Ludwig von Mises
"Luxuries into Necessities"
"The disciples of Marx are anxious to describe in their textbooks the
'unspeakable horrors of capitalism' which, as their master has prognosticated,
results 'with the inexorability of a law of nature' in the progressing
impoverishment of the 'masses.' Their prejudices prevent them from noticing the
fact that capitalism tends, by the instrumentality of big-scale production, to
wipe out the striking contrast between the mode of life of a fortunate elite and
that of the rest of a nation."
"What many people today call inflation or deflation is no longer the great
increase or decrease in the supply of money, but its inexorable consequences,
the general tendency toward a rise or fall in commodity prices and wage rates.
This innovation is by no means harmless."
"The banks and the monetary authorities are guided by the idea that the height
of interest rates as the free loan market determines it is an evil, that it is
the objective of a good economic policy to lower it, and that credit expansion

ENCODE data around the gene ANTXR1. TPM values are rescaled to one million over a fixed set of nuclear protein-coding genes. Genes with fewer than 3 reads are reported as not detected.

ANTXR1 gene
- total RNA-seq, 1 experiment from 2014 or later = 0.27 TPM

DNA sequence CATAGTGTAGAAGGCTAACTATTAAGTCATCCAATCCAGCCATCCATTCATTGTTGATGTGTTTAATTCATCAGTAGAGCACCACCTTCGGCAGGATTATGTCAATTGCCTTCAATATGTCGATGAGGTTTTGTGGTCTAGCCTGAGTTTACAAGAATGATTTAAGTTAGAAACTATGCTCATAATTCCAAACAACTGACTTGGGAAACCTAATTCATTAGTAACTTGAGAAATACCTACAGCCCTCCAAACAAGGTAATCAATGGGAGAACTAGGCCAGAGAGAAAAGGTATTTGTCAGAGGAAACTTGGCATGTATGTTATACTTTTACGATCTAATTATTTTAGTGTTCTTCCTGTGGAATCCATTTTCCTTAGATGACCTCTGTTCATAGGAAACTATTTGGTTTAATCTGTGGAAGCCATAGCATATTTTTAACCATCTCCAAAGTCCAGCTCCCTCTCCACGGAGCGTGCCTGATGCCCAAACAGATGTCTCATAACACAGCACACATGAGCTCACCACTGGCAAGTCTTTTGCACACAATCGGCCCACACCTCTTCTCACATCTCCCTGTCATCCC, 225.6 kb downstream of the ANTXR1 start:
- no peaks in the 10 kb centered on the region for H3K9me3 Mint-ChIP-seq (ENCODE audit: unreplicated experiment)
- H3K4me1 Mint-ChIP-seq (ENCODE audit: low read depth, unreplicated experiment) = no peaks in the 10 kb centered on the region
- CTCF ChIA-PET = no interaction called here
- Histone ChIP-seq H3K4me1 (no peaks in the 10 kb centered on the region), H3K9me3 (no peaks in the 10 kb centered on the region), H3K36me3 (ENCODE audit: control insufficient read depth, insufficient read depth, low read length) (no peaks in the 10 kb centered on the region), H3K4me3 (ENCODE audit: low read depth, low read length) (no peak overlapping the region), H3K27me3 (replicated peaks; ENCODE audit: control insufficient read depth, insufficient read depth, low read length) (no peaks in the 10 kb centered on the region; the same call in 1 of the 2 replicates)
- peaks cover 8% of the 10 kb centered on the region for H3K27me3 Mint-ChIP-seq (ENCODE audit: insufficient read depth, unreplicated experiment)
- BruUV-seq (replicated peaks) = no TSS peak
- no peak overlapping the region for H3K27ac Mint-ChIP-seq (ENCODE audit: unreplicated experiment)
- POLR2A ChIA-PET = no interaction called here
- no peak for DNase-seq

is an appropriate means of achieving this end without harm to anybody but
parasitic moneylenders. It is this infatuation that causes them to embark upon
ventures which must finally bring about a slump."
"The paradox of 'planning' is that it cannot plan, because of the absence of
economic calculation. What is called a planned economy is no economy at all. It
is just a system of groping in the dark."
"Assistance granted to the unemployed does not dispose of unemployment. It makes
it easier for the unemployed to remain idle. The nearer the allowance comes to
the height at which the unhampered market would have fixed the wage rate, the
less incentive it offers to the beneficiary to look for a new job. It is a means
of making unemployment last rather than of making it disappear."
"Laissez faire does not mean: Let soulless mechanical forces operate. It means:
Let each individual choose how he wants to cooperate in the social division of
labor; let the consumers determine what the entrepreneurs should produce."
"In a totalitarian system, social competition manifests itself in the endeavors
of people to court the favor of those in power. In the market economy